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Roxithromycin in the treatment of lyme disease-update and perspectives

Gasser, Robert, Wendelin, Ilse, Reisinger, Emil, Bergloff, Jutta, Feigl, Beatrix, Schafhalter, Ingeborg, Eber, Bernd, Grisold, Manfred, & Klein, Werner (1995) Roxithromycin in the treatment of lyme disease-update and perspectives. Infection, 23(S1), S39-S43.

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Abstract

Spirochaetal infections have been successfully treated with penicillin; more recently, erythromycin has been used in cases with known penicillin allergy. The discovery of the spirochaete Borrelia burgdorferi and the elaboration of a new generation of macrolides with properties that differ from older macrolides have led to new ways of treating spirochaetal disease with these compounds. This paper presents data on the in vitro and in vivo efficacy of a combination of roxithromycin and co-trimoxazole against B. burgdorferi. In vitro (checkerboard technique; B. burgdorferi strain B31; modified BSK II medium) it was found that while roxithromycin showed excellent efficacy against B. burgdorferi (MIC 0.031 mg/l), co-trimoxazole had no effect. However, the combination of both chemotherapeutics led to a minor synergistic effect, decreasing the MIC for roxithromycin by one dilution step at concentrations of co-trimoxazole from 256 to 8 mg/l. In addition, a clearly reduced growth of microorganisms was seen at concentrations of roxithromycin as low as 0.015 mg/l in combination with 256 to 4 mg/l co-trimoxazole, when compared to the positive controls. Most interestingly, however, the motility of B. burgdorferi was markedly reduced even when the two drugs were combined at very low concentrations. In an in vivo, non-randomised, open, prospective pilot study it was found that of 17 patients with confirmed late Lyme borreliosis (stage II/III), treated with combined roxithromycin (300 mg b.i.d.) and co-trimoxazole for 5 weeks, 13 (76%) recovered completely by the end of treatment, and four continued to have symptoms on follow-up at 6 and 12 months. This success rate is similar to that seen with i.v. penicillin and ceftriaxone. It appears that the reduced motility of B. burgdorferi makes the pathogen more accessible to the immune system.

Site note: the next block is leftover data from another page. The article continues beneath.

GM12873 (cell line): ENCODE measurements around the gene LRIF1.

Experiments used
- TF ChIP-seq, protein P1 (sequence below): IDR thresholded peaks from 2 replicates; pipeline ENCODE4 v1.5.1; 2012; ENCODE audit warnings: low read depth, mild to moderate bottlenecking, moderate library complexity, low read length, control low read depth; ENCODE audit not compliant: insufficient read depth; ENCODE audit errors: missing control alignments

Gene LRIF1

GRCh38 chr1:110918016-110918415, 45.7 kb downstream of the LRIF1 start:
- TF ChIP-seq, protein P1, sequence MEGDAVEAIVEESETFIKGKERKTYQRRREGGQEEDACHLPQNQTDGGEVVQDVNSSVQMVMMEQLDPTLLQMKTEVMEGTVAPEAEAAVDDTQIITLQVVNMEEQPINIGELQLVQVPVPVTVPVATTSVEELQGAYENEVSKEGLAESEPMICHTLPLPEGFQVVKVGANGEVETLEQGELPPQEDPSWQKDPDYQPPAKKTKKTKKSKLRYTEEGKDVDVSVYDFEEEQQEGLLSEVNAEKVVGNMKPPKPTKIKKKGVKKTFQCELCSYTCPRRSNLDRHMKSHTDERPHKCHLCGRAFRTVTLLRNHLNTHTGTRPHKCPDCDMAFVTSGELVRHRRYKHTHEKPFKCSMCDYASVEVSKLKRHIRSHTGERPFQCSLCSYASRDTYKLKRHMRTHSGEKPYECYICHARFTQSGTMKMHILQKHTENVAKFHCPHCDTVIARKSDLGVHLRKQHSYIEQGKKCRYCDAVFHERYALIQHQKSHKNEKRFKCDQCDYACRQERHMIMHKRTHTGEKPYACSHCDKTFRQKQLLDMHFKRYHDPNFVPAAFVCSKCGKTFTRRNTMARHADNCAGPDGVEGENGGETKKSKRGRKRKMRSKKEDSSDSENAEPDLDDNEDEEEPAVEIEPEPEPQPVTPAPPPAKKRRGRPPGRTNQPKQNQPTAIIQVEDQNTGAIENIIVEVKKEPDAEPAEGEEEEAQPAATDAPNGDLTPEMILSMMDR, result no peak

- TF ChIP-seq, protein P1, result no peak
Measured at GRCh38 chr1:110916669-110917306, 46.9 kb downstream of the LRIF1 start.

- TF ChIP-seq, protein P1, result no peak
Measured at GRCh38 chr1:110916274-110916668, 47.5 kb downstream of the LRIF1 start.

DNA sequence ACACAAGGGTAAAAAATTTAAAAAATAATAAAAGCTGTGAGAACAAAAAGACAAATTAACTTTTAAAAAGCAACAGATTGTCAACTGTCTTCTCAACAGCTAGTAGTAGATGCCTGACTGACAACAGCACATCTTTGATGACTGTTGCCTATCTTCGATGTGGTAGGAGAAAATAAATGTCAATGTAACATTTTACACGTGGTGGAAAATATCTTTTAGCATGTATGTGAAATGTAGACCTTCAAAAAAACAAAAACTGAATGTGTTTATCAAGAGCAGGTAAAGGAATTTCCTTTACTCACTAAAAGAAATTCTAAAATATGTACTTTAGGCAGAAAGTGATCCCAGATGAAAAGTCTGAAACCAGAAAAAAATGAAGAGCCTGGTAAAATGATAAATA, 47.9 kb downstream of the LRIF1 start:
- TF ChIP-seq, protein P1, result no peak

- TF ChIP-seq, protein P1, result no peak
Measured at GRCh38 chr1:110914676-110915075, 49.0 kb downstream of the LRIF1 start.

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3 citations in Web of Science®

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ID Code: 12541
Item Type: Journal Article
Additional Information: For more information, please refer to the journal’s website (see hypertext link) or contact the author.
DOI: 10.1007/BF02464959
ISSN: 1439-0973
Subjects: Australian and New Zealand Standard Research Classification > MEDICAL AND HEALTH SCIENCES (110000) > OPTOMETRY AND OPHTHALMOLOGY (111300)
Australian and New Zealand Standard Research Classification > MEDICAL AND HEALTH SCIENCES (110000) > OPTOMETRY AND OPHTHALMOLOGY (111300) > Vision Science (111303)
Australian and New Zealand Standard Research Classification > MEDICAL AND HEALTH SCIENCES (110000) > OPTOMETRY AND OPHTHALMOLOGY (111300) > Optical Technology (111302)
Divisions: Current > Research Centres > Centre for Health Research
Current > QUT Faculties and Divisions > Faculty of Health
Current > Institutes > Institute of Health and Biomedical Innovation
Copyright Owner: Copyright 1995 Springer
Copyright Statement: The original publication is available at SpringerLink http://www.springerlink.com
Deposited On: 19 Feb 2008
Last Modified: 22 Apr 2010 02:48

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